|System: X360, PS3, PC||Review Rating Legend|
|Dev: GRIN||1.0 - 1.9 = Avoid||4.0 - 4.4 = Great|
|Pub: Warner Bros.||2.0 - 2.4 = Poor||4.5 - 4.9 = Must Buy|
|Release: March 24, 2009||2.5 - 2.9 = Average||5.0 = The Best|
|Players: 1||3.0 - 3.4 = Fair|
|ESRB Rating: Mature||3.5 - 3.9 = Good|
by Robert VerBruggen
March 16, 2009 - Last week, the folks handling PR for Wanted: Weapons of Fate flew a bunch of video game reviewers to Hollywood, wined, dined, and lodged them, and gave them access to the game and developers. Here's what we learned about the third-person shooter, due March 24.
When it comes down to the absolute basics, Wanted is a lot like Gears of War. You'll be taking cover and moving between protective barriers, trying not to spend much time out in the open. There's regenerating health, a huge damage difference between headshots and bullets to the body, and a generous checkpoint system that keeps you from having to play the same long sections over and over.
However, it's unfair to dismiss Wanted as a "Gears clone," because the developers took this setup and turned it on its head. In Gears, cover is always defensive: you hide, pop up, shoot until the coast is clear, and proceed to the next barrier. In Wanted, cover can also be offensive; by firing a few suppressing shots, you can slow down time. Then, by moving quickly from barrier to barrier ("chaining cover"), you can sneak up on enemies without them seeing you. If you get near enough, a single button press will execute a close-combat kill. The cover-chaining mechanic, coupled with speedier cover-to-cover movement in general, drastically changes the pace and feel of the game.
There are other interesting features as well. The ability to curve bullets will delight fans of the movie; you can shoot hiding enemies by holding down a bumper button and setting a trajectory with a joystick. Also, instead of chaining cover, you can leap between barriers in Max Payne-style slow-mo ("Assassin Time"), killing multiple enemies in the course of one jump. Both of these mechanics cost you "adrenaline," which is earned by killing enemies (even when you spend adrenaline to do so, meaning that if you kill enough enemies each time you use adrenaline, you hardly ever have to battle your opponents the "normal" way).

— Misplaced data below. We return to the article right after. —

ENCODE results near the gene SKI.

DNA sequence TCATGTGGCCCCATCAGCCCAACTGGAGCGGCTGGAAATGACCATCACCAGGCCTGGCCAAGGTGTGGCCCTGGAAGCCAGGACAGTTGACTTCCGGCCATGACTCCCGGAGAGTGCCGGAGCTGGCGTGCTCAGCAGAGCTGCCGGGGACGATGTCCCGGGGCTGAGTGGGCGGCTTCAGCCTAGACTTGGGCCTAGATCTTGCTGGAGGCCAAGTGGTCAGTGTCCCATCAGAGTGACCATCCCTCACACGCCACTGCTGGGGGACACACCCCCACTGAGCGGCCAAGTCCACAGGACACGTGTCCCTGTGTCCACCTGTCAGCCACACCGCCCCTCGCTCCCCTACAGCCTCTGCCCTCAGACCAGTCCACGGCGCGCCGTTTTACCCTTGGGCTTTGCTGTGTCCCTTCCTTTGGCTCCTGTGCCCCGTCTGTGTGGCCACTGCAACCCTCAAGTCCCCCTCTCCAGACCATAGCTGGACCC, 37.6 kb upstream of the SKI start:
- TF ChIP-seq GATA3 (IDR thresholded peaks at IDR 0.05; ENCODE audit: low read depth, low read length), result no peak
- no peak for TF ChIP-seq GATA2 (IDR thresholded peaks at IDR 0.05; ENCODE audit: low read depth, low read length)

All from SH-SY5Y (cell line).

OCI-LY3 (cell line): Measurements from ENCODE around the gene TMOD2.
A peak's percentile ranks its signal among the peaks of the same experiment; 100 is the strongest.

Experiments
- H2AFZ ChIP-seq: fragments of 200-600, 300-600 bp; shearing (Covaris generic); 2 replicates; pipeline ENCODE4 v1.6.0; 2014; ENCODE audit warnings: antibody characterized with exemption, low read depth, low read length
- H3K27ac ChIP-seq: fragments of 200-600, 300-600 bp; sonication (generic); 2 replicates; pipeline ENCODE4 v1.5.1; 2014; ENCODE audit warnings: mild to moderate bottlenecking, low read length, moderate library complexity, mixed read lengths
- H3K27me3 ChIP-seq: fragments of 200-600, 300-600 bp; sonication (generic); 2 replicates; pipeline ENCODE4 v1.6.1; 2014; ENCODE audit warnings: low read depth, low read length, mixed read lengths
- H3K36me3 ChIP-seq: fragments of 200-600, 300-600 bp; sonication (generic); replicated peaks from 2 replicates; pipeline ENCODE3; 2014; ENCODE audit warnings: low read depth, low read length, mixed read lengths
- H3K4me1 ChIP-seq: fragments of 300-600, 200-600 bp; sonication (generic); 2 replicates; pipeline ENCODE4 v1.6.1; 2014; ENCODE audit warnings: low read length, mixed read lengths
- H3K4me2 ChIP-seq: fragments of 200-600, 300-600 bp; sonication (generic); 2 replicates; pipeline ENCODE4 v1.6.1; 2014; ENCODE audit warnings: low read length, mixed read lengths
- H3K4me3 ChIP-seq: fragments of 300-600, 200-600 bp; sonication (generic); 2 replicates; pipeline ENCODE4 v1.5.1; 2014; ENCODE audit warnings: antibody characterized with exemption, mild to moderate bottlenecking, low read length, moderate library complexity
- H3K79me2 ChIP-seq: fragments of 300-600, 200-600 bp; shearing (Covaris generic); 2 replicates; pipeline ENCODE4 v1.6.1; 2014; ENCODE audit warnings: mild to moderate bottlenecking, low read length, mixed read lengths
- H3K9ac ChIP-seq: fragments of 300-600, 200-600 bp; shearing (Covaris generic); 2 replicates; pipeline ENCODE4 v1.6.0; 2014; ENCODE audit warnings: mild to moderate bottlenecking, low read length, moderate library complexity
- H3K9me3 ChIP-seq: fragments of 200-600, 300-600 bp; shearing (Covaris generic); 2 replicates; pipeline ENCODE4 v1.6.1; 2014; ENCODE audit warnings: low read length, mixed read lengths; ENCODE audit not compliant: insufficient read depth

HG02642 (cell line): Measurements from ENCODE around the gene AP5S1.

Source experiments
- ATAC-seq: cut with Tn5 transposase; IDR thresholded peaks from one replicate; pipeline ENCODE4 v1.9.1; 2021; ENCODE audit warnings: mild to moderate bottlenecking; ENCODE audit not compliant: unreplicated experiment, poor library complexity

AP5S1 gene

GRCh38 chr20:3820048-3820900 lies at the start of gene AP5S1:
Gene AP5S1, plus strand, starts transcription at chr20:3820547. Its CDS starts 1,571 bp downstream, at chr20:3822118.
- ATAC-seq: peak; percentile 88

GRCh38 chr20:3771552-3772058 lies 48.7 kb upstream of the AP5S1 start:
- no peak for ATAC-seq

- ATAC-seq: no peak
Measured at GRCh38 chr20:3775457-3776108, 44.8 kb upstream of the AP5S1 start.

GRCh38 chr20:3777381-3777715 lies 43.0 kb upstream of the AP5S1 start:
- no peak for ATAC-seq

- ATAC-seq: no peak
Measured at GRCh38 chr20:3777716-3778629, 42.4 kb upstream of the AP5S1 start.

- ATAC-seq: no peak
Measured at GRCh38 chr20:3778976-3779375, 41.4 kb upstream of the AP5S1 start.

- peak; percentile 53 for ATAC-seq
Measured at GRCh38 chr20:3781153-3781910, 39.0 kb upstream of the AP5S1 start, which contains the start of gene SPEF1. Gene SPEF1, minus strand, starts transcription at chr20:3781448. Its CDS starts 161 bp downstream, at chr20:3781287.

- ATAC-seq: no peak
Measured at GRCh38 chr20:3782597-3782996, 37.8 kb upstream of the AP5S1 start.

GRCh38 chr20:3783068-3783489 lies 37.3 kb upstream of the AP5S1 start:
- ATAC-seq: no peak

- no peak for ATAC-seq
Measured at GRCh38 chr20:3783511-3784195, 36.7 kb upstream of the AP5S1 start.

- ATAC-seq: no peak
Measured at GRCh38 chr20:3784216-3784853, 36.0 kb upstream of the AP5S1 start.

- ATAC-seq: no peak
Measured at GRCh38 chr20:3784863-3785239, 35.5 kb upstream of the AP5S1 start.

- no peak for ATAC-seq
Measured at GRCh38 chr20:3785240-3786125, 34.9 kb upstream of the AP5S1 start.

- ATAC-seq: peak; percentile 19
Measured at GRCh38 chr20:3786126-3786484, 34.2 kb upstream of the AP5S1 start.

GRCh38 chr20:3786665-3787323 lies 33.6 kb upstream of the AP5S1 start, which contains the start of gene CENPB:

Another departure from the Gears formula is the inclusion of Resident Evil 4-esque quick-time events in some of the cutscenes. You'll retain control of your gun, though, shooting bullets out of the air and killing enemies before they can take you down.
Story-wise, the game picks up where the movie left off, rather than re-making the film or throwing the plot away completely. It's hard to say much about the game's events without spoiling the movie's ending, so we'll just point out that another branch of The Fraternity (the French one) plays a major role. The events unfold over the course of an eight-to-ten-hour campaign playable in two difficulties at first. (A third unlocks when you finish the game. You can also unlock playable characters and art.)
The notion of The Fraternity existing outside the Chicago branch is something that didn't come up much in the film; it's a concept that's explored more in the hyper-violent comic books on which the movie was based. Weapons of Fate also dresses protagonist Wesley Gibson in his trademark black suit, in addition to the street clothes he wore for the film. The graphic novel's author, Mark Millar, gave the developers advice on the game.
However, the main inspiration here is the motion picture, not the comic. The graphics aim for photorealism, not a cel-shaded comic look, and some of the character models and voice acting come from the movie's cast. A few of the levels even recreate scenes from the film (the airplane sequence evokes the train scene from the movie).
Movie-based games start with two strikes against them, but judging by the publisher's behavior and our interactions with the staff, this is a game that's been taken seriously. Perhaps most compelling is the fact that though development started back in early 2007, management didn't insist that the game's release coincide with that of the movie (June 2008) or the DVD (December 2008). This indicates not only that it was important to Universal Studios that GRIN be given enough time, but also that Universal is confident that the game can succeed without riding the movie's publicity coattails. Further, the developers avoided tacking on features they couldn't fully flesh out, even if said features would look good on the back of the box. They won't hesitate to tell you they decided to go without multiplayer and don't regret it, for example.
Of course, the best way to test the effort put into a title is to play it, and at the Wanted event, we got to spend some hands-on time with the final code. We'll save our standard list of good and iffy attributes for the release-day review, but for now, suffice it to say that the gameplay innovations work very, very well. As a masked, fleet-footed assassin should, you feel incredibly mobile, strategically darting around each battlefield inflicting death on anyone unfortunate enough to get in your line of sight (or warped shooting trajectory). The controls are intuitive, thanks to the developers' following Gears' lead on the basics and extensively testing the new mechanics (in an early build, they say, you could steer the bullets directly, but that felt too clumsy).
Our experience with Wanted left us convinced it's not your typical movie game. "Great, but is it actually worth $60?" you might say. Good point. Check back March 24 to read our full review, and to see if you should plunk your hard-earned cash on this title.
CCC Freelance Writer